The Ten Essentials started as a list of ten simple items and is now a systems approached that guides you in preparing for any trip in any season. The two basic questions are: (1) Can you respond positively to an accident or emergency? (2) Can you safely spend a night or more out? The Ten Essentials were first described in the 1930s by The Mountaineers, a hiking and mountain climbing club located in Seattle! Here is the current list from the Mountaineers:
Here is a list of The Ten Essential systems:
- Navigation (map & compass)
- Sun Protection (sun glasses, sun screen, lip balm)
- Insulation (extra clothing)
- Illumination (flashlight or headlamp, spare bulb & batteries)
- First-Aid Supplies (gauze, tape, etc.)
- Fire (firestarter, matches, lighter)
- Repair Kit (knife, duct tape, tools, spare parts)
- Nutrition (extra food)
- Hydration (extra water, water purification)
- Emergency Shelter (tarp, garbage bag)
Knowledge: Having items in your pack has no value unless you understand how to use them. As one search-and-rescue leader told us, “People talk about the Ten Essentials, but the most important essential is between your ears.”
All of these items should fit into a large Ziploc bag and should be carried by the scout on all outings!
The 10 Essentials System:
Always carry a detailed topographic map of the area you are visiting, and place it in a protective case or plastic covering. Always carry a compass. Climbers may also choose to carry other navigational tools such as an altimeter or global positioning system (GPS) receiver; other aids include route markers, route descriptions, and other types of maps or photos.
2. Sun Protection
Carry and use sunglasses, sunscreen for the lips and skin, and clothing for sun protection.
3. Insulation (Extra Clothing)
How much extra clothing is necessary for an emergency? The garments used during the active portion of a climb and considered to be the basic climbing outfit include inner and outer socks, boots, underwear, pants, shirt, sweater or fleece jacket, hat, mittens or gloves, and raingear. The term “extra clothing” refers to additional layers that would be needed to survive the long, inactive hours of an unplanned bivouac.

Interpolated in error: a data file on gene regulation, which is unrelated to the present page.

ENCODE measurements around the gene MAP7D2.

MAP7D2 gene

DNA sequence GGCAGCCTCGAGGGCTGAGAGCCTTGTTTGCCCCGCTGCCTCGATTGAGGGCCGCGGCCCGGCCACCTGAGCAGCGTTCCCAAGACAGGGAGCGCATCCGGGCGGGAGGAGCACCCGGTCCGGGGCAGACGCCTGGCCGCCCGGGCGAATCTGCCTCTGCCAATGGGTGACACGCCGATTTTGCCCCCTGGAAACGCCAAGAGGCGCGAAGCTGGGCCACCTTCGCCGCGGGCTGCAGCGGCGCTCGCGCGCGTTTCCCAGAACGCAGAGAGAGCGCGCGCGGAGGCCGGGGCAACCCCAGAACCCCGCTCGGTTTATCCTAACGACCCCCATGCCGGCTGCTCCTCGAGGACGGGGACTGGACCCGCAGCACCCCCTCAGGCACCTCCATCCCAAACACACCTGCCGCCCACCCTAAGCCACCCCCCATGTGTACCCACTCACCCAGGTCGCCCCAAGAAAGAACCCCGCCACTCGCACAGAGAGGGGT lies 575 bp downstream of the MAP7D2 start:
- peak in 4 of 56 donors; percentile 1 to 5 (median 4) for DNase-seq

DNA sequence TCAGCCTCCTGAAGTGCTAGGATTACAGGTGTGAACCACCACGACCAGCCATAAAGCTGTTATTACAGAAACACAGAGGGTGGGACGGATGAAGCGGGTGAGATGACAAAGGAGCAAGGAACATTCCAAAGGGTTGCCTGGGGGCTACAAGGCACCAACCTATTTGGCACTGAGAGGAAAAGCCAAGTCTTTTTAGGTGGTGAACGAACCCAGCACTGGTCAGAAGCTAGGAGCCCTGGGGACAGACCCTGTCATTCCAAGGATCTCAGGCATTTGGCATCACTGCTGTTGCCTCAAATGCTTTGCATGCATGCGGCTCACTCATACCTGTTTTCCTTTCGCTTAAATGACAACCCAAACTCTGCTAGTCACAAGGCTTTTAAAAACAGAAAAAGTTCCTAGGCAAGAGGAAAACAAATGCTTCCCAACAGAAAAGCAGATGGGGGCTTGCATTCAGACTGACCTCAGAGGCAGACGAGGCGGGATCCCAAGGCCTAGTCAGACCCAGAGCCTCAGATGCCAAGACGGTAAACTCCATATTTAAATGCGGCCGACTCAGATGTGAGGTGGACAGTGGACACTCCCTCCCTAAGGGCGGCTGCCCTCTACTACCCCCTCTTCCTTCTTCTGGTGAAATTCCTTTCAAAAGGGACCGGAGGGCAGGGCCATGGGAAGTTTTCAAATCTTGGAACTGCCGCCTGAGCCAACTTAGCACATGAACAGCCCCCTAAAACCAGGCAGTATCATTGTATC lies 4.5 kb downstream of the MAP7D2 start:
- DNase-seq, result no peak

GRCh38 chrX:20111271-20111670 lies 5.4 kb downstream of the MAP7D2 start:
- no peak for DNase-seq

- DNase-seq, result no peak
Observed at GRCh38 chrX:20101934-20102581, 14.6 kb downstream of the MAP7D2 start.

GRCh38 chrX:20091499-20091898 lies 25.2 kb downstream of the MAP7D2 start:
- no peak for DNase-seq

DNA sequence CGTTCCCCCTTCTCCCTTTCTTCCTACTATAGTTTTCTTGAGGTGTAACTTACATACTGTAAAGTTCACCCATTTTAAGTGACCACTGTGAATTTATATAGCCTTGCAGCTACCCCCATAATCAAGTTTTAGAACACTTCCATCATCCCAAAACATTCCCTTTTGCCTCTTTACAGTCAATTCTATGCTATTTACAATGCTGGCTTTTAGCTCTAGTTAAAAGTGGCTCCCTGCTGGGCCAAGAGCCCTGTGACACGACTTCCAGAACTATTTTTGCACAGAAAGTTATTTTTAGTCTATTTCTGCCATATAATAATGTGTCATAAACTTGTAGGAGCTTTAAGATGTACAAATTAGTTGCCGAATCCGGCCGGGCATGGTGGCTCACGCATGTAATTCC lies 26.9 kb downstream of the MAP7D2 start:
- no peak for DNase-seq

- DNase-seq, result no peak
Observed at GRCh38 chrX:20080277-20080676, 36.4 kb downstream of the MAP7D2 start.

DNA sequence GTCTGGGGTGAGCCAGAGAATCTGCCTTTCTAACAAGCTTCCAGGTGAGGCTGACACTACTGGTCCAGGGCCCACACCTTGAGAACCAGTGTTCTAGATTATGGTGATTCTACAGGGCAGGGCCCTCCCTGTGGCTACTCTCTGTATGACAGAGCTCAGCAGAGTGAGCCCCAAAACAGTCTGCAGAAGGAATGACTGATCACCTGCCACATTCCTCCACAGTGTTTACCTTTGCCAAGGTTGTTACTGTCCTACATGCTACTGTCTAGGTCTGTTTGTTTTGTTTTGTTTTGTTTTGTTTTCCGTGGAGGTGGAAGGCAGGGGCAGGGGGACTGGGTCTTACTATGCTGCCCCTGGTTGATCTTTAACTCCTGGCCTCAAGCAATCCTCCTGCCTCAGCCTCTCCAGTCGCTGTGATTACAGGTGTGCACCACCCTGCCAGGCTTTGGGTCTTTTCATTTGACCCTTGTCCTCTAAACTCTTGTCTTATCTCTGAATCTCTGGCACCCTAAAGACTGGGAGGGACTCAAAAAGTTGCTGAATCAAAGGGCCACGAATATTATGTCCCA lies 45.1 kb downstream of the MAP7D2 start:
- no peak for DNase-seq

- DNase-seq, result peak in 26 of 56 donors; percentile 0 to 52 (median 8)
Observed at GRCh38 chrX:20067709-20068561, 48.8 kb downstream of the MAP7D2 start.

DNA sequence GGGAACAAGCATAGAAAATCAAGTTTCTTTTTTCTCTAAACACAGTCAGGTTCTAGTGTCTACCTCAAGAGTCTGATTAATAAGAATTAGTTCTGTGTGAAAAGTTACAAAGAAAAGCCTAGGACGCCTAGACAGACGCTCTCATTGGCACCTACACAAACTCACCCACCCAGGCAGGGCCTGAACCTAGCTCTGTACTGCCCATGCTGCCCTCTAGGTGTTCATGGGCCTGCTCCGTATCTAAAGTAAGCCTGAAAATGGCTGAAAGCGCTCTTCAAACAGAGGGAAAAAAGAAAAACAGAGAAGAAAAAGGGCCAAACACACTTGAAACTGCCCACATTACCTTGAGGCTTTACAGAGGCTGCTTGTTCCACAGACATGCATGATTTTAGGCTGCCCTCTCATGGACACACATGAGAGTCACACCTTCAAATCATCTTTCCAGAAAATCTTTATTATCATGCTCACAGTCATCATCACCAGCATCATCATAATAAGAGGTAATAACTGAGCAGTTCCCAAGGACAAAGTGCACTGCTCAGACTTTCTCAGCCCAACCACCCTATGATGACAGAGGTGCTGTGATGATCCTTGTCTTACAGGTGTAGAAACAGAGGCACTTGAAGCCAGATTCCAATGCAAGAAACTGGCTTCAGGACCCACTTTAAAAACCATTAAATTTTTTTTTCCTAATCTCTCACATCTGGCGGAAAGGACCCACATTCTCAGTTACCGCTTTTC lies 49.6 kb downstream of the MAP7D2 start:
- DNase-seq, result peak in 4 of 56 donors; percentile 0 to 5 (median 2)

Even if the climbing party plans to return to their cars before dark, it is essential to carry a headlamp or flashlight, just in case. Batteries and bulbs do not last forever, so carry spares of both at all times.
5. First-Aid Supplies
Carry and know how to use a first-aid kit, but do not let a first-aid kit give you a false sense of security. The best course of action is to always take the steps necessary to avoid injury or sickness in the first place. At a minimum, a first-aid kit should include gauze pads in various sizes, roller gauze, small adhesive bandages, butterfly bandages, triangular bandages, battle dressing (or Carlisle bandage), adhesive tape, scissors, cleansers or soap, latex gloves, and paper and pencil.
Carry the means to start and sustain an emergency fire. Most climbers carry a butane lighter or two, instead of matches in a waterproof container. Either must be absolutely reliable. Firestarters are indispensable for igniting wet wood quickly to make an emergency campfire. Common firestarters include candles, chemical heat tabs, and canned heat. On a high-altitude snow or glacier climb where firewood is nonexistent, it is advisable to carry a stove as an additional emergency heat and water source.
7. Repair Kit and Tools
Knives are so useful in first aid, food preparation, repairs, and climbing that every party member needs to carry one. Leashes to prevent loss are common. Other tools (pliers, screwdriver, awl, scissors) can be part of a knife or a pocket tool, or carried separately—perhaps even as part of a group kit. Other useful repair items are shoelaces, safety pins, needle and thread, wire, duct tape, nylon fabric repair tape, cable ties, plastic buckles, cordage, webbing, and parts for equipment such as tent, stove, crampons, snowshoes, and skis.
8. Nutrition (Extra Food)
For shorter trips, a one-day supply of extra food is a reasonable emergency stockpile in case foul weather, faulty navigation, injury, or other reasons delay the planned return. An expedition or long trek may require more. The food should require no cooking, be easily digestible, and store well for long periods. A combination of jerky, nuts, candy, granola, and dried fruit works well. If a stove is carried, cocoa, dried soup, and tea can be added. There are many possibilities.
9. Hydration (Extra Water)
Carry extra water and have the skills and tools required for obtaining and purifying additional water. Always carry at least one water bottle or collapsible water sack. Daily water consumption varies greatly. Two quarts (liters) daily is a reasonable minimum; in hot weather or at high altitudes, 6 quarts may not be enough. In dry environments, carry additional water. Plan for enough water to accommodate additional requirements due to heat, cold, altitude, exertion, or emergency.
10. Emergency Shelter
If the climbing party is not carrying a tent, carry some sort of extra shelter from rain and wind, such as a plastic tube tent or a jumbo plastic trash bag. Another possibility is a reflective emergency blanket. It can be used in administering first aid to an injured or hypothermic person, or can double as a means of